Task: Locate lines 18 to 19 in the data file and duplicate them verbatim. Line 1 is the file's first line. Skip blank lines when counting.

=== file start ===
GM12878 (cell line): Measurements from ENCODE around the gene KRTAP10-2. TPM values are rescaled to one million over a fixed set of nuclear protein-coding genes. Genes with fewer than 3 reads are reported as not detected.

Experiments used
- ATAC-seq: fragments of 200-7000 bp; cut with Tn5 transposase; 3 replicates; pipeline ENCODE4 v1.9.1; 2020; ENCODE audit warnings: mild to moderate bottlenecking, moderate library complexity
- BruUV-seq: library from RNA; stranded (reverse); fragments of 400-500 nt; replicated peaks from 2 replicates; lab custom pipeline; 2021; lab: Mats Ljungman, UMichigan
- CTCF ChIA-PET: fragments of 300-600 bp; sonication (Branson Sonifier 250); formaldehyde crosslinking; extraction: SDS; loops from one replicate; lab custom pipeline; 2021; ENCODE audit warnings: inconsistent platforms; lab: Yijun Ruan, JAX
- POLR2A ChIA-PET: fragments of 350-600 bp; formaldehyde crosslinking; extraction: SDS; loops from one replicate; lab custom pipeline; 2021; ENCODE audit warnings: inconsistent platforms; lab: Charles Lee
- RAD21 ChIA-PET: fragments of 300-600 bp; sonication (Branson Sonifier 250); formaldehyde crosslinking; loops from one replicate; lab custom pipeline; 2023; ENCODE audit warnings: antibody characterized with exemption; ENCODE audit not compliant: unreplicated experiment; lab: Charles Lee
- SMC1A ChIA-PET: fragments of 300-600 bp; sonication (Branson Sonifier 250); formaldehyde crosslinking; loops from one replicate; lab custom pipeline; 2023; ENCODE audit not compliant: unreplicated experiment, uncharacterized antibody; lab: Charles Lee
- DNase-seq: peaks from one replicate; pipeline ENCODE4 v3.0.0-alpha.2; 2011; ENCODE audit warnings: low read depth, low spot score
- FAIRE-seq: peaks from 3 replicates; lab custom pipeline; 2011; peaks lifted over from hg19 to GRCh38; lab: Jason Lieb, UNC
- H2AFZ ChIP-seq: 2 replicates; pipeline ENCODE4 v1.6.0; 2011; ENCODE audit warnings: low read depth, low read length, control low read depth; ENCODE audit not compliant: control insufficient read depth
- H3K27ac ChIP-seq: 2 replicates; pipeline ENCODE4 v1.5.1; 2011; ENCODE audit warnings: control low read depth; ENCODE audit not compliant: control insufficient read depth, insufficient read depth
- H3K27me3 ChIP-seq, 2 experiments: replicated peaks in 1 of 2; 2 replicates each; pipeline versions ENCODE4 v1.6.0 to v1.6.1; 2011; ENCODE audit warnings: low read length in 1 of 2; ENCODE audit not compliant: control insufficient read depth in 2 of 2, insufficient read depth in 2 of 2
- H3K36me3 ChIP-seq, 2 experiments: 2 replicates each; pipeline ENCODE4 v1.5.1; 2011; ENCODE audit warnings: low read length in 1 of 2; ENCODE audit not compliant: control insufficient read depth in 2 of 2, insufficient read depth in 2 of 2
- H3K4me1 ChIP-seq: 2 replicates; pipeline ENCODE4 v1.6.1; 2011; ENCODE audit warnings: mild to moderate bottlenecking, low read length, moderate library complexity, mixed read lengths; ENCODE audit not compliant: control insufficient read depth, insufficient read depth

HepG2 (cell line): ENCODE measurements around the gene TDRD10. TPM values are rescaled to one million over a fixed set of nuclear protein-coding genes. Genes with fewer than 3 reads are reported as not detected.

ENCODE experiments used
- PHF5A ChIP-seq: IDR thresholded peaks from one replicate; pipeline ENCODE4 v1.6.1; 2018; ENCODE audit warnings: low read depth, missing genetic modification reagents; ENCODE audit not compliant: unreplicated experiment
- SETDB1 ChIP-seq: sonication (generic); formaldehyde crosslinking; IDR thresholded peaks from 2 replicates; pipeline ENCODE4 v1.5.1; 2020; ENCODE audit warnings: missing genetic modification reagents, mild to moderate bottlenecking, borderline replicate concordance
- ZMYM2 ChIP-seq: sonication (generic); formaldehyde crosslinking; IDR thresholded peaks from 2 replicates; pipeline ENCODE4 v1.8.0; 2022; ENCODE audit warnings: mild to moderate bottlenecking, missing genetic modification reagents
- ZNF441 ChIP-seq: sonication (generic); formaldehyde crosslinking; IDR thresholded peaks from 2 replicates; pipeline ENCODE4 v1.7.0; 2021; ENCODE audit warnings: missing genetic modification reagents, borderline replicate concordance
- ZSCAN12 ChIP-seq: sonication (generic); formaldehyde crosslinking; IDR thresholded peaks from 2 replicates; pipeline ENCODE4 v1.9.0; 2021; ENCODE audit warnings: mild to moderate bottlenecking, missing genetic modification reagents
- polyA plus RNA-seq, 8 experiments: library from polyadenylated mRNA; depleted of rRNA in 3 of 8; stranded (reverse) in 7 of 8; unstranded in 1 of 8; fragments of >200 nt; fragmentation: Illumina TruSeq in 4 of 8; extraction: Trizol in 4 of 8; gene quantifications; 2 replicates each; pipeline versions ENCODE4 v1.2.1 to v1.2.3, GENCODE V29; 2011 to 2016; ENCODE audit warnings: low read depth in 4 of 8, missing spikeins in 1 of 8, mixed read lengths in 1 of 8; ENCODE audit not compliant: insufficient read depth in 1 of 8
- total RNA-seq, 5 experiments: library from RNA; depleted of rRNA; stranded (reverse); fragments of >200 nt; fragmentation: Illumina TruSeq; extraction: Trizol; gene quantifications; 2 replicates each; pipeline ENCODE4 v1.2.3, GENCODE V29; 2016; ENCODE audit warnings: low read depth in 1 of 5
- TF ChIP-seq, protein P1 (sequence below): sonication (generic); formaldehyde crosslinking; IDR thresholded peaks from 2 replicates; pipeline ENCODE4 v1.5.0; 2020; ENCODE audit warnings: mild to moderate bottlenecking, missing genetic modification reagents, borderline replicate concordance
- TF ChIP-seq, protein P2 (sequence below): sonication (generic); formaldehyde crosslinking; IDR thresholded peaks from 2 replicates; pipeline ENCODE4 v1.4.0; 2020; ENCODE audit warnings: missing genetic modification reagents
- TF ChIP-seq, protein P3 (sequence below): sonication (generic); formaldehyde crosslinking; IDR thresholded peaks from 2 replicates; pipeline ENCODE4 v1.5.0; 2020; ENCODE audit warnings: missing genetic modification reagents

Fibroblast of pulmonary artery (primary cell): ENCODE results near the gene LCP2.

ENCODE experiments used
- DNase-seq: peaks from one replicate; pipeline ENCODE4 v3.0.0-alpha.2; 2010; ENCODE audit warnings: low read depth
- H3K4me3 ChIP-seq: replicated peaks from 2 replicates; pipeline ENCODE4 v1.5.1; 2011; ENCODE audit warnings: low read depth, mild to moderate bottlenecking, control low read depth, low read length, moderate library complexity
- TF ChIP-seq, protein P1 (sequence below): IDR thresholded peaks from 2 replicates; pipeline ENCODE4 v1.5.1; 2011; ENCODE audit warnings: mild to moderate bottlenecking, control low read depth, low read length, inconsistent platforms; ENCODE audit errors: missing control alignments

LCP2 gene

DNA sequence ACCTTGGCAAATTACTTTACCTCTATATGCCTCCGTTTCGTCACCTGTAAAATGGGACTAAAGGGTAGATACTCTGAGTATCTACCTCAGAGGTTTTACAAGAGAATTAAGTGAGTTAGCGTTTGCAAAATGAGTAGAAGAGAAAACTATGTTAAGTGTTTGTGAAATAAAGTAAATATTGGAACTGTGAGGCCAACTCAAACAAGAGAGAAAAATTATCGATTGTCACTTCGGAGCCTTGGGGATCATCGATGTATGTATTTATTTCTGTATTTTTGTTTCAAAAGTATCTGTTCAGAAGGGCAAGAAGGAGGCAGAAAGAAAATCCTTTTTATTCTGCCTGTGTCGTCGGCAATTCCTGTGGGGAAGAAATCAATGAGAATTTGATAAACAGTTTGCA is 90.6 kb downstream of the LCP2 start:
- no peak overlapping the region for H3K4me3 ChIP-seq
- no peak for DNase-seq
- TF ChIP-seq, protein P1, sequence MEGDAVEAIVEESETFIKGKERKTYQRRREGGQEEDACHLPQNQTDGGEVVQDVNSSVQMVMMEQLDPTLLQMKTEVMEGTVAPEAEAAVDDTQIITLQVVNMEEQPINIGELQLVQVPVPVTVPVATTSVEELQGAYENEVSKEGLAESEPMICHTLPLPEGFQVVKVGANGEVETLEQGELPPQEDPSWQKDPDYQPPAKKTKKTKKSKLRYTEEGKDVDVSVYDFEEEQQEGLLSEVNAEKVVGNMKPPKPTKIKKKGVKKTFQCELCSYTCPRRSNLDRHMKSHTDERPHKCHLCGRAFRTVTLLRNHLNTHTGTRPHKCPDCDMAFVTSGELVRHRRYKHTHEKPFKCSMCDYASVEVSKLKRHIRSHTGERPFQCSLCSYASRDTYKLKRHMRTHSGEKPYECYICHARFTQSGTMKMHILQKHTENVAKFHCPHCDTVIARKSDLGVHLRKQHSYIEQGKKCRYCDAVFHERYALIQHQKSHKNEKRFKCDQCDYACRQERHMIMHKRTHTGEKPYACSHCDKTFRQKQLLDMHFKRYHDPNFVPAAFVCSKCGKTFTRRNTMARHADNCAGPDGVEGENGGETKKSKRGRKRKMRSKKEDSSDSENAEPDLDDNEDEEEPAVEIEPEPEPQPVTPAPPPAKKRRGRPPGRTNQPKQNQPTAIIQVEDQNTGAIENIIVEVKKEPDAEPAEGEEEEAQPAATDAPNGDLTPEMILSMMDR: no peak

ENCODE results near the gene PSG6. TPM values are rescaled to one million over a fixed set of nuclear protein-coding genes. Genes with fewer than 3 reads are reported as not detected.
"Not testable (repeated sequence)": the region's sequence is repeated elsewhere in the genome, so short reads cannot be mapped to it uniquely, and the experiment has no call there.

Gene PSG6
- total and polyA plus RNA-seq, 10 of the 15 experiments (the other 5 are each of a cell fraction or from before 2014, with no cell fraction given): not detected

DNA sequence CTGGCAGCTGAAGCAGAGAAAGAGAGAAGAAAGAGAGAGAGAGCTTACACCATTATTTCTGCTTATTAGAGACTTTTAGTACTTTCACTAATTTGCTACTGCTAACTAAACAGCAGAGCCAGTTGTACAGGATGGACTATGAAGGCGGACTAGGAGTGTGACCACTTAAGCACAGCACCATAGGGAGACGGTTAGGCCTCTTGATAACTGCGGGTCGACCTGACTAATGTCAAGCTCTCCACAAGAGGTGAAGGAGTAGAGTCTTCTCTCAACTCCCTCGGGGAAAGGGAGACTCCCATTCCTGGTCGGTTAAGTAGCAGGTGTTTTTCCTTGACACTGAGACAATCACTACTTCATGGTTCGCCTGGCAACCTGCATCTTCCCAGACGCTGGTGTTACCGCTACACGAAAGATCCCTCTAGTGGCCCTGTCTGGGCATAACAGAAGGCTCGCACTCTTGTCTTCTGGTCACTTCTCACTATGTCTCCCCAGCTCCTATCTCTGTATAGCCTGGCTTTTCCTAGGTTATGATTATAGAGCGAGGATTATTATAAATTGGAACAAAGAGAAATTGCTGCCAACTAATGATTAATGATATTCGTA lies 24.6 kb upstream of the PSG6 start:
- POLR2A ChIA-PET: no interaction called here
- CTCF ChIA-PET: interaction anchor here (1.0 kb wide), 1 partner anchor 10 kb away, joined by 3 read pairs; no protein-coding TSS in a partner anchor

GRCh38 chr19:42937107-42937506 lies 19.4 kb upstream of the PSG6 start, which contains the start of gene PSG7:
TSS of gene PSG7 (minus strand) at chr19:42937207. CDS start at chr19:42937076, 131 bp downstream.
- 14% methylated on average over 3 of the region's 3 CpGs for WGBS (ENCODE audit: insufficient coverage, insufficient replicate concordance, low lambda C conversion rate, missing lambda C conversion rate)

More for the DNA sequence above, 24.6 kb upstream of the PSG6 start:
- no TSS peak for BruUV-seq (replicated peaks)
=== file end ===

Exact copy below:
- PHF5A ChIP-seq: IDR thresholded peaks from one replicate; pipeline ENCODE4 v1.6.1; 2018; ENCODE audit warnings: low read depth, missing genetic modification reagents; ENCODE audit not compliant: unreplicated experiment
- SETDB1 ChIP-seq: sonication (generic); formaldehyde crosslinking; IDR thresholded peaks from 2 replicates; pipeline ENCODE4 v1.5.1; 2020; ENCODE audit warnings: missing genetic modification reagents, mild to moderate bottlenecking, borderline replicate concordance